Methods A Markov decision analytic model was developed to compare the cost-effectiveness of a 3-yearly systematic case-finding programme targeted to ever smokers aged ≥50 years with the current routine diagnostic process in UK primary care. Patient-level data on case-finding pathways was obtained from a large randomised controlled trial. Information on the natural history of COPD and treatment effects was obtained from a linked COPD cohort, UK primary care database and published literature. The discounted lifetime cost per quality-adjusted life-year (QALY) gained was calculated from a health service perspective.

Results The incremental cost-effectiveness ratio of systematic case-finding versus current care was £16 596 per additional QALY gained, with a 78% probability of cost-effectiveness at a £20 000 per QALY willingness-to-pay threshold. The base case result was robust to multiple one-way sensitivity analyses. The main drivers were response rate to the initial screening questionnaire and attendance rate for the confirmatory spirometry test.

Discussion Regular systematic case-finding for COPD using a screening questionnaire in primary care is likely to be cost-effective in the long-term despite uncertainties in treatment effectiveness. Further knowledge of the natural history of case-found patients and the effectiveness of their management will improve confidence to implement such an approach.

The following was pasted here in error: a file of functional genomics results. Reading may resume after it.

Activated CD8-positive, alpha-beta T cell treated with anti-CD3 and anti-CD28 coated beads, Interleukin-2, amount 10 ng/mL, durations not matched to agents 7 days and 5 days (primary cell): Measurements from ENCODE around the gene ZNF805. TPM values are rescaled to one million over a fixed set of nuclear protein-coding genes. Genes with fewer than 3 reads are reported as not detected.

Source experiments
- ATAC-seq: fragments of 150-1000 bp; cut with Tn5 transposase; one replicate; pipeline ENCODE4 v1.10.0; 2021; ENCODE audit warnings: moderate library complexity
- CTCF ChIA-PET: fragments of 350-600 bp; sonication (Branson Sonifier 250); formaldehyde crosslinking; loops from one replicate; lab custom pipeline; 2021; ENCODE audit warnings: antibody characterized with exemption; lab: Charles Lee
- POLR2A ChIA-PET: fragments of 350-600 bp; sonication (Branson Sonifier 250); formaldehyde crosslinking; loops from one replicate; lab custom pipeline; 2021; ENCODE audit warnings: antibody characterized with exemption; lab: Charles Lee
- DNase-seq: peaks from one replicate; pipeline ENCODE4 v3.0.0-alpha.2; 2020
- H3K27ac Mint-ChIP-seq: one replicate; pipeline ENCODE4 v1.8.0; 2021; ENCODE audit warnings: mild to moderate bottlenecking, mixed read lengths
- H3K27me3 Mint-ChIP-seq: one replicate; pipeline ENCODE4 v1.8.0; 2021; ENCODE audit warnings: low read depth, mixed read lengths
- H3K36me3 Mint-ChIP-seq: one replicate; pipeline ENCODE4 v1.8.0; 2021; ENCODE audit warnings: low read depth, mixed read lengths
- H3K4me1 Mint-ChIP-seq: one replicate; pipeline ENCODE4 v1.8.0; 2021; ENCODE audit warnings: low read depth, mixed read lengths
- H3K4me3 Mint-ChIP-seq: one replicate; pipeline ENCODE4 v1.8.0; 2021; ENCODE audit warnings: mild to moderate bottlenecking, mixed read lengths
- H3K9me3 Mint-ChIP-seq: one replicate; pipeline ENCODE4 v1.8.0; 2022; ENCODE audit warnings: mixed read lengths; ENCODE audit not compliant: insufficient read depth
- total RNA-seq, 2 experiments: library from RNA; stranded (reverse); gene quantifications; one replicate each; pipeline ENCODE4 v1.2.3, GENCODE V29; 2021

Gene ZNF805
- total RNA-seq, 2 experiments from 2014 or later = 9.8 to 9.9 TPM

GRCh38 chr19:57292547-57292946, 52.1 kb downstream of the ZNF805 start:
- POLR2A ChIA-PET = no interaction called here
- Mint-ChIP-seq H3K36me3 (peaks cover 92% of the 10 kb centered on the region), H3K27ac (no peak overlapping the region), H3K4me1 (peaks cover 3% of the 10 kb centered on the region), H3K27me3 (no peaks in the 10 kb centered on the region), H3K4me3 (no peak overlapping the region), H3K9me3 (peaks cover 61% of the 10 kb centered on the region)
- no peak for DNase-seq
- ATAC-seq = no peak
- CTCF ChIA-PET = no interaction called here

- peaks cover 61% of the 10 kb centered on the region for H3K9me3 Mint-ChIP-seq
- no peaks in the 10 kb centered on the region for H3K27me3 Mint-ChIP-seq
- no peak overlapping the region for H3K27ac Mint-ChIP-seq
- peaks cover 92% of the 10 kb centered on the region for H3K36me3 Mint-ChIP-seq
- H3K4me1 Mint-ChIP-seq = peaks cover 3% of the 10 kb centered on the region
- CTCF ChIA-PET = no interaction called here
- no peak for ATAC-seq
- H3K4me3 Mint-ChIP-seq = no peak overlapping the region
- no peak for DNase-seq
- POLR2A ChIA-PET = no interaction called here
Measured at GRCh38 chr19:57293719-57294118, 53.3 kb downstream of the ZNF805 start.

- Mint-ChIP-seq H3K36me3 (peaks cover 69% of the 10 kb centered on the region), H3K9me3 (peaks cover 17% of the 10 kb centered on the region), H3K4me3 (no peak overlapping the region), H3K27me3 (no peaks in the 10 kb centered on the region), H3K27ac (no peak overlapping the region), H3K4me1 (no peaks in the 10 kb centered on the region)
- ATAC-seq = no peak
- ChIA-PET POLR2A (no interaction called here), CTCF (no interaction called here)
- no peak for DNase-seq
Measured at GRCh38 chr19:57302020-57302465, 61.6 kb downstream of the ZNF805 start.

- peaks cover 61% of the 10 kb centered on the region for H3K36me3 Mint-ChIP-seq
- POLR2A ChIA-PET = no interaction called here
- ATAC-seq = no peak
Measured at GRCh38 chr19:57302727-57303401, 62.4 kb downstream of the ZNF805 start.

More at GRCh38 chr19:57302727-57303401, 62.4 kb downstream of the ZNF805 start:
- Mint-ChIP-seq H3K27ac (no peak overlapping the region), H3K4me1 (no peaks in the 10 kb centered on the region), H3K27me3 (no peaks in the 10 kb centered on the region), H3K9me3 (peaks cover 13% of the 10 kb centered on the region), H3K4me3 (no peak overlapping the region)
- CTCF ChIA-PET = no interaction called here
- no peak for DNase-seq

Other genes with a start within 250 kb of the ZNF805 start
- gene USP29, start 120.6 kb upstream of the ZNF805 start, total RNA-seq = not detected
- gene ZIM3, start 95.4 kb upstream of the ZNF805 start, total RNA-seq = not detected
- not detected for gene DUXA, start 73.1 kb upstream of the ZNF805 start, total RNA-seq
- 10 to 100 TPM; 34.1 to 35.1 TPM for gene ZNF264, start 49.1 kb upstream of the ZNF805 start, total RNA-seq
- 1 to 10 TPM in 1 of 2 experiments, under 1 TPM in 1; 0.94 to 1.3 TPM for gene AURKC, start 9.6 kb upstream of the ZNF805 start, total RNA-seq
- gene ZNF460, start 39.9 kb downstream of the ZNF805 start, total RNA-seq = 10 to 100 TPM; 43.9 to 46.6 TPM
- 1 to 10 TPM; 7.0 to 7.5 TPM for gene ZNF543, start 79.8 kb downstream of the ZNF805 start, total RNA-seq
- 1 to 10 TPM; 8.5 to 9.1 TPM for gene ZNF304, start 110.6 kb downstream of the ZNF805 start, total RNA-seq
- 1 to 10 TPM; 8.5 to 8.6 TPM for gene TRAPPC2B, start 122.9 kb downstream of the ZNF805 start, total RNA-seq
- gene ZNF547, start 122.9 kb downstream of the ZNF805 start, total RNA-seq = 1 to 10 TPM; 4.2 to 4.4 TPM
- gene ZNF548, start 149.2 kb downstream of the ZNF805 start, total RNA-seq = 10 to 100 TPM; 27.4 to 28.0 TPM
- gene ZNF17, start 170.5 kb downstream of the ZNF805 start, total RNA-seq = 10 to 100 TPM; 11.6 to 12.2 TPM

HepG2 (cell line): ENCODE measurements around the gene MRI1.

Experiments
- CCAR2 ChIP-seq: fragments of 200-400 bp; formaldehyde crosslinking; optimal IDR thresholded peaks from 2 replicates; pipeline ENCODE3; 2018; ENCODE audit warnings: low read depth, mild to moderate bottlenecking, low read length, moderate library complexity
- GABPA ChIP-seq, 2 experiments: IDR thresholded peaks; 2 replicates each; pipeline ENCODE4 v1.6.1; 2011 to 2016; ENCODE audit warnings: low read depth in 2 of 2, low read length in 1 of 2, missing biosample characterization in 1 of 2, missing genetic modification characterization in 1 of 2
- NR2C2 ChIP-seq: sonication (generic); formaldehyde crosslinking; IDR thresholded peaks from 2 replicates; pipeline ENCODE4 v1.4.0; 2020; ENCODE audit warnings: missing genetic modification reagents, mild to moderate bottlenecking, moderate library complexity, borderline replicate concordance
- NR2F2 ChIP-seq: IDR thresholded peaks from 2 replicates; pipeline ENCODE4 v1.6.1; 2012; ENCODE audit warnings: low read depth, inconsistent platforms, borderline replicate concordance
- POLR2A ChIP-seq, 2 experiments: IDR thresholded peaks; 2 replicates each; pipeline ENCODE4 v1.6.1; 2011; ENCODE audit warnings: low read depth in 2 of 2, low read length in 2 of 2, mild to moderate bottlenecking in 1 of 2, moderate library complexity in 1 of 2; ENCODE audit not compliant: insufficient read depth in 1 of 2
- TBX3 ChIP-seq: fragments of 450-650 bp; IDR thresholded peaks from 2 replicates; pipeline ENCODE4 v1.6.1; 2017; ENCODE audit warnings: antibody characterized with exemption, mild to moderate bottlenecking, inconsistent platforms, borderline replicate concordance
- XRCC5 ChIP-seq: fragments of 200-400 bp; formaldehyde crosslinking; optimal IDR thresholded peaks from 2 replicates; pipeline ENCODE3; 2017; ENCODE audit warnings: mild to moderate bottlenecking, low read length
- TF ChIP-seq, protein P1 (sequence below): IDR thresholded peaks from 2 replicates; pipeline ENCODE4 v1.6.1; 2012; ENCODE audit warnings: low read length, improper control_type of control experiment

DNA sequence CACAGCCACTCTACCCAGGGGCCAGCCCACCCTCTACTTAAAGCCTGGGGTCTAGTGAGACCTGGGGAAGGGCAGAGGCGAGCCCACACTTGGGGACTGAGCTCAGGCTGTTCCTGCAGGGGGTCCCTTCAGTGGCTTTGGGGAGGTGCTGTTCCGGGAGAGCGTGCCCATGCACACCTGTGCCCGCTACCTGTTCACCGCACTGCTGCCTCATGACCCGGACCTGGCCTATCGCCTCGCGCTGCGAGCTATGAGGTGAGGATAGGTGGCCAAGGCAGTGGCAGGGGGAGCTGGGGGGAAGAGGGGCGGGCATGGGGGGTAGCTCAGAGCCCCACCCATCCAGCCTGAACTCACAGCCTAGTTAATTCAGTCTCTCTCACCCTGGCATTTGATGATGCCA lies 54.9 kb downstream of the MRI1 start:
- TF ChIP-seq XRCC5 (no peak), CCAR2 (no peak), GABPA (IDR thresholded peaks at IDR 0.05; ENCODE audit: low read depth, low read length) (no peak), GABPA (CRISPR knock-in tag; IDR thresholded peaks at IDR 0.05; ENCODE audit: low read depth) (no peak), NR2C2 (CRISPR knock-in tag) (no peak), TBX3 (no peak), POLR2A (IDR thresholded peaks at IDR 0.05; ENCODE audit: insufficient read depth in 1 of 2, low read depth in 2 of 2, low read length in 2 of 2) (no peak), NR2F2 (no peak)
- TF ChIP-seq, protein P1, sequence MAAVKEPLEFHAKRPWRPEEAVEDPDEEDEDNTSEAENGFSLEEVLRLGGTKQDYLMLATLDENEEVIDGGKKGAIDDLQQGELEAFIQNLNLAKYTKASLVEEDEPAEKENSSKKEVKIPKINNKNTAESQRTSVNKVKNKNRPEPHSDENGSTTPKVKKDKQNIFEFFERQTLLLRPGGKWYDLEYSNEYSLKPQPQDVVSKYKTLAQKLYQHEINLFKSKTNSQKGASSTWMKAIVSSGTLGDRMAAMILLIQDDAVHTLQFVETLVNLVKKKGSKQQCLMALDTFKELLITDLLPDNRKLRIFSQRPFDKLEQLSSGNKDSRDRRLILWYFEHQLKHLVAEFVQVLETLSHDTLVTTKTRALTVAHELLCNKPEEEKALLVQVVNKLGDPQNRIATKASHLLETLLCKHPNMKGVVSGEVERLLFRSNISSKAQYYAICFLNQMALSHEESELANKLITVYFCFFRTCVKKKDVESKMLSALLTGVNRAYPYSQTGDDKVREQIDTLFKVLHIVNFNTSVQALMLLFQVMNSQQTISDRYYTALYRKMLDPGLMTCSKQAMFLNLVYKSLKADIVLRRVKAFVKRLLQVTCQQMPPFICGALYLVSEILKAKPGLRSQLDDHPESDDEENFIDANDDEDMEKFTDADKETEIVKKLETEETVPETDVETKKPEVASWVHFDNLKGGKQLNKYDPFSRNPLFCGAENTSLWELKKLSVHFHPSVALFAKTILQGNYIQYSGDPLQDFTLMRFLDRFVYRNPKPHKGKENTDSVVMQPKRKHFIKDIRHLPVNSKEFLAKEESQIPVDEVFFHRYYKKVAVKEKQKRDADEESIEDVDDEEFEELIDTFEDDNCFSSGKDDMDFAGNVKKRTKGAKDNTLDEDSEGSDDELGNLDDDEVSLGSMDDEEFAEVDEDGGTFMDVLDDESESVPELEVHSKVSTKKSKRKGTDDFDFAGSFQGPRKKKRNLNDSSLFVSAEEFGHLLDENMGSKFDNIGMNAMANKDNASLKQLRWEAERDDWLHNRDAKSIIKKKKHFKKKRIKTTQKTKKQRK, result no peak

• COPD
  • markov model
  • case-finding
  • early diagnosis, cost-effectiveness

This is an open access article distributed in accordance with the Creative Commons Attribution 4.0 Unported (CC BY 4.0) license, which permits others to copy, redistribute, remix, transform and build upon this work for any purpose, provided the original work is properly cited, a link to the licence is given, and indication of whether changes were made. See: https://creativecommons.org/licenses/by/4.0/.

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Footnotes